Released from House Arrest

That was the headline as of last week. Now I am in exile back in the suburbs.

The clinic watches over the patient like a hawk over the first 30 days. One thing is for sure, they don’t want you to stray far from the clinic. But as of last week blood tests are now down to twice-weekly while they look for trends. All of mine are good, and I have one very happy liver. My wound is almost healed and with the absence of holes in the skin there are no leaks. The staples are all removed and they did a magnificent job sewing me up. On Wednesday I have my official thirty-day checkup and I understand they will be cutting back on the medication again. I am not aware if I had any side effects from the medication. They say in six months I will be down to a couple of medications. I am also on a study to wean myself off of the rejection drugs completely. While that may sound scary, they are finding they need less and less rejection drugs. They believe someday soon the protocol will be to get off rejection drugs permanently.

Bottom line is that I feel very good — I just can’t go 120 miles an hour. But every day gets better and the new liver and rearrangement of the old organs seem to feel more like mine. As a freebie they took out my gallbladder so I would assume that has some (positive) effect on me. I should have had him take out my appendix but I wasn’t quick enough to ask.

So overall, the experience was good. From a clinical perspective, it could not have gone better. Knowing what I know today I would be scared silly if I was any facility that was not a center of excellence. It doesn’t take much for something important to fall through the cracks. I have talked to others who have had plenty of bad experiences at other types of facilities. Some of their mistakes could have been fatal. This stuff is so highly specialized that as the patient you will learn more about the process and procedures exceeding the knowledge base of most MDs at your local country club.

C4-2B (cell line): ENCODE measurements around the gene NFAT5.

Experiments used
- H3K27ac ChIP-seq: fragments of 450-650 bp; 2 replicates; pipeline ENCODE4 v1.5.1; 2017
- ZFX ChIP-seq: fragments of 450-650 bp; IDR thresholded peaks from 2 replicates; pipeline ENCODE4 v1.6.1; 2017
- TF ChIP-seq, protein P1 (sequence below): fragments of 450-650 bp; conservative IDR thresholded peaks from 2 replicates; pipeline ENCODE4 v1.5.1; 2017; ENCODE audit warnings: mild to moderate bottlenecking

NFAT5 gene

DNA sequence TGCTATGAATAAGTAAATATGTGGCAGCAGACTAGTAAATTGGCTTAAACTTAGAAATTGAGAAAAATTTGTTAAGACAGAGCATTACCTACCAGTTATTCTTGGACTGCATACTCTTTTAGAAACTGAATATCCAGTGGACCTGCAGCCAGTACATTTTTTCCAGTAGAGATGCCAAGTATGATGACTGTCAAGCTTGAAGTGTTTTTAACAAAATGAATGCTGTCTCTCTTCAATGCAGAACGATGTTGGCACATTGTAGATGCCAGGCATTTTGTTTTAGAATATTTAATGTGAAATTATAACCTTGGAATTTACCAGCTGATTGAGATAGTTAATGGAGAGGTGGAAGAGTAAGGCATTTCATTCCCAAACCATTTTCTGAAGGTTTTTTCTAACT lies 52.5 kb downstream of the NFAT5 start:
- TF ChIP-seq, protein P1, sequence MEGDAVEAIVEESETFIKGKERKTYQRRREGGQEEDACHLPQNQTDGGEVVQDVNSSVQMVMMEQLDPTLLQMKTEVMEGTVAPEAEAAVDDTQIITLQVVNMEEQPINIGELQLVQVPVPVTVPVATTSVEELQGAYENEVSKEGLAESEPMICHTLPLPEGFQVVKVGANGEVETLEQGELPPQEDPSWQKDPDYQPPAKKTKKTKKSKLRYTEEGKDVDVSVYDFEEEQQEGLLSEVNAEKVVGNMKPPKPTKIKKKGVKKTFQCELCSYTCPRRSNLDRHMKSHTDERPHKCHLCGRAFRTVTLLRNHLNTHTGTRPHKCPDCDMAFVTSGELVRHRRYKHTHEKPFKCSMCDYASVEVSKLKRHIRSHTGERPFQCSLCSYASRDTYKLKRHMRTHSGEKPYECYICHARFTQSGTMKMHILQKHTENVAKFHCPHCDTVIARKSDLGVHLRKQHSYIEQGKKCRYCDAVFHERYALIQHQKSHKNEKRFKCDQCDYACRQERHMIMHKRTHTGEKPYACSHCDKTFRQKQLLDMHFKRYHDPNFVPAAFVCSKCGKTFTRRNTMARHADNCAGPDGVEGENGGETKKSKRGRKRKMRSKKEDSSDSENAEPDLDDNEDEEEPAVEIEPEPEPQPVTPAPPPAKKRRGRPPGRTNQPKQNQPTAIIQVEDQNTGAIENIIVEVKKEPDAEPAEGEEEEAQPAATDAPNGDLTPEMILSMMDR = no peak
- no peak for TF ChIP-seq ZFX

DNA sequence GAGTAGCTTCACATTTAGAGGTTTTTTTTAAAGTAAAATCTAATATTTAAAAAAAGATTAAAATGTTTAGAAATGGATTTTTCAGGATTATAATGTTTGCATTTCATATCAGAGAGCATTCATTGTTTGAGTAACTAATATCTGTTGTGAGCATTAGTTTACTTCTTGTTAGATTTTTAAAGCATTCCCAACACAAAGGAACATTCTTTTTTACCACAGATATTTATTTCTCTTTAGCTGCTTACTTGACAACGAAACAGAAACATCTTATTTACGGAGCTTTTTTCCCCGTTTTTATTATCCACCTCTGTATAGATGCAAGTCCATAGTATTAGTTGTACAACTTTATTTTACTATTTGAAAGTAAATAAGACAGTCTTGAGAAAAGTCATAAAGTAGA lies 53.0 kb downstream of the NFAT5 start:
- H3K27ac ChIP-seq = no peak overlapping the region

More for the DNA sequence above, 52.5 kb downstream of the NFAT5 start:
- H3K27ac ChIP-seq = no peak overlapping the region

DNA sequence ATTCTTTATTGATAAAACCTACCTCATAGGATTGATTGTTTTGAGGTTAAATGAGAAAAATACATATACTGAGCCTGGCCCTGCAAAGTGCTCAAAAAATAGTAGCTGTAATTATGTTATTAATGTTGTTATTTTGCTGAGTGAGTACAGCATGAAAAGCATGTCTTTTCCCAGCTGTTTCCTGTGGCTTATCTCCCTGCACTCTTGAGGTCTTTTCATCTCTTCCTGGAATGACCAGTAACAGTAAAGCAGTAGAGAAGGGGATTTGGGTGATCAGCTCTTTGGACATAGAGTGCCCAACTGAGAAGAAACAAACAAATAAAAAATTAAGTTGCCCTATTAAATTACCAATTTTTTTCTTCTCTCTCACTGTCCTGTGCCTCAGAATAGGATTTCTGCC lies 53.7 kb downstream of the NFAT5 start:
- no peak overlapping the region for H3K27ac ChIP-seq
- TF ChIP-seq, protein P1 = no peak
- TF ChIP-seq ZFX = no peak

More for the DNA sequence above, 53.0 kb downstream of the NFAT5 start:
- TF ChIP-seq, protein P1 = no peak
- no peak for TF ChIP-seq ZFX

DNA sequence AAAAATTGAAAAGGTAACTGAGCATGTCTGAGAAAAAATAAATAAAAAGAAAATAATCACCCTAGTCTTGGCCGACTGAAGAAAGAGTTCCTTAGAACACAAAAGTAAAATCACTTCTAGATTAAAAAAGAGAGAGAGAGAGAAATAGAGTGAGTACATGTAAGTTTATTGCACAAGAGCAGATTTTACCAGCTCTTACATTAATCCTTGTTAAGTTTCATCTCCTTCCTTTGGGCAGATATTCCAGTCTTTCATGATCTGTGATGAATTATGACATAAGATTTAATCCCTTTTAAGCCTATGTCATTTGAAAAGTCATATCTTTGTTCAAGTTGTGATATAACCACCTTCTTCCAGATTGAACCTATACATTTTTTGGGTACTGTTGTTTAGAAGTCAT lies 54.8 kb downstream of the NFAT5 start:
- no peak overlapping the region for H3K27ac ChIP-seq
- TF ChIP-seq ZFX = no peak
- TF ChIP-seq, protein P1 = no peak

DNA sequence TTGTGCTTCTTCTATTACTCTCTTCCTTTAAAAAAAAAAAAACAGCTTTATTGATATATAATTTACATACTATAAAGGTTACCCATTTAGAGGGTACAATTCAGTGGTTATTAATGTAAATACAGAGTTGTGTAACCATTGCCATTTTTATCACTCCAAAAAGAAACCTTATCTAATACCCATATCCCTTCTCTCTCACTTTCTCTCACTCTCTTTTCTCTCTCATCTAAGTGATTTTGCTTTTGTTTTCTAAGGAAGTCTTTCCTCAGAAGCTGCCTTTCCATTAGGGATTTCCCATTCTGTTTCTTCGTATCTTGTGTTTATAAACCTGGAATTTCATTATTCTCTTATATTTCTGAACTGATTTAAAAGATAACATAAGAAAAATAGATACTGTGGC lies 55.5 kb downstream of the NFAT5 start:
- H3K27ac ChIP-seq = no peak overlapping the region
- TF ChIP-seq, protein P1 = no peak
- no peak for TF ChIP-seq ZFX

From a personal perspective I was determined to walk home after the surgery but that was not the case. Perhaps I was thinking I was getting a root canal, not a liver transplant. Earlier this year my daughter and had a baby. The family was with her with her during labor at which time we learned all kinds of new words for our vocabulary. The next day she said "oh that was nothing". So I guess it all depends on one’s perspective. Prior to the transplant I would be asked "have you ever had major surgery?". My answer was "yes–I had a vasectomy and it hurt a lot". With that statement I would always be smacked around the room by the women around me. Perhaps now I can say the transplant was just like having a baby or hysterectomy and I can garner some sympathy rather than a black eye. I’ll try it out let you know what happens.

So, no news is good news and that’s all the news that is fit to print…

4 Responses to “Released from House Arrest”

  1. 1 Sue
    April 3, 2011 at 2:04 pm

    That’s a great update, Dan. Very encouraging news. We are 10 days from my husband’s Y-90! Hoping all goes well and he will get on that Transplant List in Kansas in 3-4 months!!

    Sue Garrison

  2. 2 Deva Scheel
    April 3, 2011 at 5:22 pm

    Hi Dan – So glad to hear the continuing good news! Step by step you will heal and be well. Lots of support and family are obvious doing you a world of good. Peace to you all. Deva

  3. 3 Sue Mangless
    April 20, 2011 at 9:22 am

    I still think you should write a book. I love reading your blog!
    Have a Blessed Day!

  4. April 21, 2011 at 2:44 pm

    hey Dan!

    David here – hope you’re doing well. My liver #s are fine, but I’ve developed a reaction to the Bactrim. And have some crazy-large lymph nodes that just have been biopsied. But continue to feel great!

    am keeping on sending positive vibes your way!

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